© The Financial Times Ltd 2016 FT and 'Financial Times' are trademarks of The Financial Times Ltd.
February 12, 2014 5:50 pm
As Britain struggles to cope with the worst flooding for years, another deluge has engulfed Barclays, where it emerged this week that bonus and compensation payments have grown even as profits have fallen.
Bankers in Britain are facing freak bonuses, with many institutions unable to resist the deluge of compensation payments in spite of the best efforts of regulators. Once modest bonus pools are now huge reservoirs of cash, bursting their banks and showering money across the financial landscape. At Barclays, shareholders have been cut off by a fast-flowing bonus pool three times larger than the dividend payout.
Parts of the system, most notably in the low-lying investment bank areas, have long been prone to bonus flooding, but the constant downpour of cash has meant rising bonus levels even when profits are down.
As the crisis has grown, ministers who had once kept a low profile have sprung into action. Many leading politicians have donned wellington boots to wade through trading floors awash with remuneration. Ministers had promised rigorous new bonus defences following the great floods of 2007 but their appetite for action waned after a few dry years. David Cameron is now convening daily cabinet emergency committee meetings and has stressed that voters must be left in no doubt how much he cares about the crisis.
Analysts say that years of high bonuses have saturated the ground and are seeping up through the floorboards of many banks. Geologists say the pressure from bonus levels is at its highest since the financial crisis and is now so great that the performance-related bonuses are rising even without the performance to which they are supposed to be related.
The effect on the landscape is visible from the air. Vast chunks of shareholder value are being eroded by the bonus surge and analysts say the commercial coastline is being changed irrevocably.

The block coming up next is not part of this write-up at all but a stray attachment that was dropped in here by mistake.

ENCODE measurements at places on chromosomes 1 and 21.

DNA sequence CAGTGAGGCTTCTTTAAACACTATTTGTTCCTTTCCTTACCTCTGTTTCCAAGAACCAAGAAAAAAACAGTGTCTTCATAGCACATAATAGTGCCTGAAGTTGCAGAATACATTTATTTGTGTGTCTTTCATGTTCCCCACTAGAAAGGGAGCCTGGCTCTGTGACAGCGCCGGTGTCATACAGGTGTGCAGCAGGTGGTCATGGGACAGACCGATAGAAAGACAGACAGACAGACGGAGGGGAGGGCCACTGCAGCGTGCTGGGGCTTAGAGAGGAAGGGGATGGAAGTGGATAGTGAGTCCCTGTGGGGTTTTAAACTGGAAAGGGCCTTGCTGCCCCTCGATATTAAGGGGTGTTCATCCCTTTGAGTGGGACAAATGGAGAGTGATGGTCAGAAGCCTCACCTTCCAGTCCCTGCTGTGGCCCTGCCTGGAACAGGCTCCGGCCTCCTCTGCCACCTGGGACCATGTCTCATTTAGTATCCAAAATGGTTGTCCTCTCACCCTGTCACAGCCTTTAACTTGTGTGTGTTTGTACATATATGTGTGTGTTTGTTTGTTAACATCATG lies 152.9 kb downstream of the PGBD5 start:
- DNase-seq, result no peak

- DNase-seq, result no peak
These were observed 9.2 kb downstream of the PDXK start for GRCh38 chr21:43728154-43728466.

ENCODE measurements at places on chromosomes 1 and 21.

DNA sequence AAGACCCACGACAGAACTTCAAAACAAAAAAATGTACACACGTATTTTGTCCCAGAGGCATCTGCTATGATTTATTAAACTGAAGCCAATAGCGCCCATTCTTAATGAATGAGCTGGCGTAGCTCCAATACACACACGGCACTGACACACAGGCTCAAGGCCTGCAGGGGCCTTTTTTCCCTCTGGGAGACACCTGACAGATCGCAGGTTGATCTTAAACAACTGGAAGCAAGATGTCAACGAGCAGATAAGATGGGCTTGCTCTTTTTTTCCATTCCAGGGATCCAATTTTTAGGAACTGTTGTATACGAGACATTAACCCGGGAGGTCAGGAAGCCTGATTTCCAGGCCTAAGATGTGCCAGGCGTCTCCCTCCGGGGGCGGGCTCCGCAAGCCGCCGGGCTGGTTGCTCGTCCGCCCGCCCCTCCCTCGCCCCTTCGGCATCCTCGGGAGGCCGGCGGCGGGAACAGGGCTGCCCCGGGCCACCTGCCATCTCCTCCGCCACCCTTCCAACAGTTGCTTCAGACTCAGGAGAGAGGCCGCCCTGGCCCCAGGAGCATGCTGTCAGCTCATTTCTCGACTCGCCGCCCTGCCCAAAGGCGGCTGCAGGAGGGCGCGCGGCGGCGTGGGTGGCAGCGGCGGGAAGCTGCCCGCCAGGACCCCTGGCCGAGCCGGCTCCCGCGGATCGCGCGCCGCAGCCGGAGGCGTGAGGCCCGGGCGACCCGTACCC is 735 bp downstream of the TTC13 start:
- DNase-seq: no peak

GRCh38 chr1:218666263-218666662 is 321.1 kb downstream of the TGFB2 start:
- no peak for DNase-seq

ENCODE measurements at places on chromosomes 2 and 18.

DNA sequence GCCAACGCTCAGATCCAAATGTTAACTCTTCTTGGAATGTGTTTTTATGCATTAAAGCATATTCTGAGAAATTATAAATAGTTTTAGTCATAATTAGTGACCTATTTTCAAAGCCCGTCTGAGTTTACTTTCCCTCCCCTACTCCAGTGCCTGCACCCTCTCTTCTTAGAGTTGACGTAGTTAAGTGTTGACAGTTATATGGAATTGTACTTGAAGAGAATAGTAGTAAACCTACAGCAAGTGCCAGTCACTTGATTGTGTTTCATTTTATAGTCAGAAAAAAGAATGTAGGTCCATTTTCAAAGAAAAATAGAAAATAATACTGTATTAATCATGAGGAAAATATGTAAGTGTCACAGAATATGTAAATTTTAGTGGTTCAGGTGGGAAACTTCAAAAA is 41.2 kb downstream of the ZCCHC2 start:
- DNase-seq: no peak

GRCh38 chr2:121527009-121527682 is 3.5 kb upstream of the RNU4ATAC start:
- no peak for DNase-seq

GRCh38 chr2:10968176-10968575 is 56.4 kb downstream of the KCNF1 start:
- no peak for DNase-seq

The freak bonus levels are causing embarrassment especially to the so-called “new breed” of bankers who are fighting to restore the industry’s reputation. Some, such as Antony Jenkins at Barclays, have worked hard to project a new image. He is so alive to the threat he instinctively announced he would forgo his own bonuses. However, levels are so high he is struggling to hold out. Troops from the Royal Engineers are working round the clock installing sandbags in his 30th floor office to protect him from the bonus tide.
Even so, the outlook is not good. He has already been heard talking about the retention benefits of high bonuses, saying that without them he would struggle to keep those staff who played such a key role in lowering profits. Fears are growing that he may soon have to take a large bonus just to stop himself leaving. At least he still has a chance. Over at Lloyds, engineers say it may already be too late to save chief executive António Horta-Osório from claiming his bonus.
On taking up the job, Mr Jenkins had promised to cut the percentage of revenue paid to staff from 39 to 35 per cent but, speaking on Wednesday from inside his cash-spattered office, he admitted that the ratio had in fact risen to 43 per cent. In an effort to bring the level back under control he has now pledged to pump out 12,000 jobs. About 7,000 will be removed by dredging staff from the UK operation.
Mr Jenkins also plans new defences that would defer some of the payouts but these can only hold back the tide for so long. He blamed freak conditions but also accused politicians of abandoning bankers to the floods. “There is only so much we can do by ourselves,” he lamented. “If we don’t get help to shore up our defences, these levels can only keep rising. Last year the rise in bonus payments outstripped the rise in dividend payments. I feel like there is no one we can turn to.”
Barclays is not the only bank affected. Huge swaths of the financial sector are now cut off from the wider public by rivers of unearned cash. Critics say politicians were alerted to the dangers and scale of financial climate change in 2007 but saw the floods as a black swan – a once-in-a-generation deluge.
Having initially promised heavy investment in bonus defences, they have withdrawn funding and support for regulators. Opponents say they are even resisting European moves to cap performance-related rewards. Ministers counter that, if they had not done so, the excessive bonus culture that they deplore might move offshore.
Copyright The Financial Times Limited 2016. You may share using our article tools.
Please don't cut articles from FT.com and redistribute by email or post to the web.